Courthouse of the First Appellate Division. Photo credit: Beyond My Ken CC-BY-SA 4.0 license.
In an opinion replete with Trump Derangement Syndrome, a panel of five justices of the 19-member Appellate Division of the New York State Supreme Court, First Department, have ordered the immediate suspension of Rudolph W. Giuliani from the practice of law, pending a disciplinary hearing where the former mayor of New York City will face disbarment.
The order was handed down on June 24. It claimed that the former mayor made false statements about various voting irregularities — including phony absentee ballots, and voting by non-citizens and felons, and underage voters and deceased voters, in Pennsylvania, Georgia, and Arizona.
The title of this article carries a serious charge, but consider the following citations from the suspension order in deciding whether the charge — playing politics, actually — is justified or not.
"This country," the opinion proclaims, "is being torn apart by continuing attacks on the legitimacy of the 2020 elections and of our current president, Joseph R. Biden." Let's pause there. Where were the five New York State Supreme Court jurists (App. Div., 1st Dep't) the four years from January 20, 2017, to January 20, 2021, when the country was torn apart by "The Resistance," including those Deep State denizens, seeking, without let-up, the overthrow of the legitimately elected president, Donald R. Trump?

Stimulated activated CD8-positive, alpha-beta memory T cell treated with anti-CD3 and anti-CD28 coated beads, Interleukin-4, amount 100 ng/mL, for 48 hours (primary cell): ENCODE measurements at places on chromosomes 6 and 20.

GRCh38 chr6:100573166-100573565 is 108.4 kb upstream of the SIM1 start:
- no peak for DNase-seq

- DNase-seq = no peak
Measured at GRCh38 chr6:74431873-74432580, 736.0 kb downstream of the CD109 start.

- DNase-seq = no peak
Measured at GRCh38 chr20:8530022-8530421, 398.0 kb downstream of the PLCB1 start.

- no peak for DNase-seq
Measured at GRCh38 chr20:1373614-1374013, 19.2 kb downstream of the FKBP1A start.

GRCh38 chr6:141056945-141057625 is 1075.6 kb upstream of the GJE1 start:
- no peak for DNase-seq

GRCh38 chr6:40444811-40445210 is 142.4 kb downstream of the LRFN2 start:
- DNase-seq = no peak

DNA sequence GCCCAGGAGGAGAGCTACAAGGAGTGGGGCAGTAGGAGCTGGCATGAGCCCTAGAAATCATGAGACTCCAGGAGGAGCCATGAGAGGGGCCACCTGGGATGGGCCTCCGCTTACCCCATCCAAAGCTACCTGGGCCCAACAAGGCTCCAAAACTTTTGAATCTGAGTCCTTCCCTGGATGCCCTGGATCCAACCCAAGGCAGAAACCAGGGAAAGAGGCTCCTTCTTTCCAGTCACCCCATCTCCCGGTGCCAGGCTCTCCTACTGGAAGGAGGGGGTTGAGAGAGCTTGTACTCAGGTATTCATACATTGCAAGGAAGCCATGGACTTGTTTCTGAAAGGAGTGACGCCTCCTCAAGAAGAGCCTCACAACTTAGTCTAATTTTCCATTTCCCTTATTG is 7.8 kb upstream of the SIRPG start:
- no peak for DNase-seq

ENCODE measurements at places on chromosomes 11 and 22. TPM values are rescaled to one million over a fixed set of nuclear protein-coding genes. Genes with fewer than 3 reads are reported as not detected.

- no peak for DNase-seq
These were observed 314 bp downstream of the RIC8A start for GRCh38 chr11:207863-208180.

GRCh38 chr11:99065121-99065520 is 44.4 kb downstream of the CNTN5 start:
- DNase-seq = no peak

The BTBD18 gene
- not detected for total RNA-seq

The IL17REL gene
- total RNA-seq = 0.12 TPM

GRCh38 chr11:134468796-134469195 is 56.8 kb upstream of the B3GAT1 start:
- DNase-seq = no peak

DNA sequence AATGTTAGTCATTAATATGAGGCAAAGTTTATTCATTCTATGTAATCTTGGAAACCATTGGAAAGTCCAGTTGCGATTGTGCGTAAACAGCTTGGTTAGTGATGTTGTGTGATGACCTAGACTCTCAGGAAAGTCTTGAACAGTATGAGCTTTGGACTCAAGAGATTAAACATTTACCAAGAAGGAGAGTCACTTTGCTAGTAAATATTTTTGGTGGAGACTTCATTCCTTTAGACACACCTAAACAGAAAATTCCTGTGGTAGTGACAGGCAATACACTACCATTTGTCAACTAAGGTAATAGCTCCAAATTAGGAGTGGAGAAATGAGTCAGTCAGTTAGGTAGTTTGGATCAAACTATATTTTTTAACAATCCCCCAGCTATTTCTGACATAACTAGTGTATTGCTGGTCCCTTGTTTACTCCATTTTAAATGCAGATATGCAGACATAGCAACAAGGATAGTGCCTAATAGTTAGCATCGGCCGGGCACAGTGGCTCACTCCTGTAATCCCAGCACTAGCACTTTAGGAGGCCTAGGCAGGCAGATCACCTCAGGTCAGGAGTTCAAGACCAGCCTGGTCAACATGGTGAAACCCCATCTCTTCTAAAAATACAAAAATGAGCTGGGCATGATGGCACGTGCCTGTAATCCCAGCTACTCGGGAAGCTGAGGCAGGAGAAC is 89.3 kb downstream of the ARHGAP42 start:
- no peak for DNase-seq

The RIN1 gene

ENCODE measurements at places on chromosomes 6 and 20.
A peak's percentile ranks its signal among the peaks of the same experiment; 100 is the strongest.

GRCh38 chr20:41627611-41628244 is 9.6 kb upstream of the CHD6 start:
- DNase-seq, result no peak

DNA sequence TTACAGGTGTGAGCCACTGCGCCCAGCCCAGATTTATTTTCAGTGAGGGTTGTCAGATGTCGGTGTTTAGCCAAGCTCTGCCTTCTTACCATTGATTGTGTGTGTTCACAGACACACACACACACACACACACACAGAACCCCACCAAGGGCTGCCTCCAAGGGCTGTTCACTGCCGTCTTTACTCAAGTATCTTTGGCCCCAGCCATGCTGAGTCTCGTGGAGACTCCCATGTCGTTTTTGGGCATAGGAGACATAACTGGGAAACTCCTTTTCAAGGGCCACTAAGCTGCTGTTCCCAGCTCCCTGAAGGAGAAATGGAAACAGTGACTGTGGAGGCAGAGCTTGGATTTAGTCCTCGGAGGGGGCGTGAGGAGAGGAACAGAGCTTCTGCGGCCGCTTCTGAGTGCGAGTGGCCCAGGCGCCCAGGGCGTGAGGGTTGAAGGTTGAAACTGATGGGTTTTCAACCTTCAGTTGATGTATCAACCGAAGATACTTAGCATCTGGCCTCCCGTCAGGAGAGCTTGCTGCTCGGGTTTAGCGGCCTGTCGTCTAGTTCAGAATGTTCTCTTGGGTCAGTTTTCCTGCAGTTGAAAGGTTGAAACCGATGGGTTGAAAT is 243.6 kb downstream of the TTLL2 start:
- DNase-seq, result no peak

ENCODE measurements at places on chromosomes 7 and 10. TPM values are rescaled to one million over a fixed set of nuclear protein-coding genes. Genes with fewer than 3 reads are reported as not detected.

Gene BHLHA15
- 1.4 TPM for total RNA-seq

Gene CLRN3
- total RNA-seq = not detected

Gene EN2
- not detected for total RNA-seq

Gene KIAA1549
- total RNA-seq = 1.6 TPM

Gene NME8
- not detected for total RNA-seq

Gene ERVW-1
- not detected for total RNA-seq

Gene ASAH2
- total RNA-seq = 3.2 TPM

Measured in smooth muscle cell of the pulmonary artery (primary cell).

Returning to the partisan screed:
The hallmark of democracy is predicated on free and fair elections. False statements intended to foment a loss of confidence in our elections and resulting in loss of confidence in government generally damage the proper functioning of a free society.
And where were these jurists the years of the "false statements" on "colluding with Putin, charges of mental instability, Ukraine-gate, and the like throughout Mr. Trump's years in office, statements clearly designed to cause loss of confidence in his leadership — which indeed did so, given his favorable poll numbers only in the 40s?
And what of the false statements in the anti-Trump press, just disclosed this month, that President Trump ordered the forcible clearing of Lafayette Square, June 1, 2020, so that he could have a photo op at vandalized St. John's Church? Didn't those statements keep "reliable information" from the American people?
The screed continues:
When those false statements are made by an attorney, it also erodes the public's confidence in the integrity of attorneys admitted to our bar and damages the profession's role as a crucial source of reliable information.
And what of "false statements" made about Mr. Trump, from Democrats in Congress who are New York attorneys, like Jerrold Nadler? Who will bring a grievance against him, alleging his efforts to undermine public confidence in Mr. Trump?
This screed-cum-opinion, then, stripping away all pretense, tears down the wall separating the First Department from the political arena, as will be immediately evident from the following paragraph: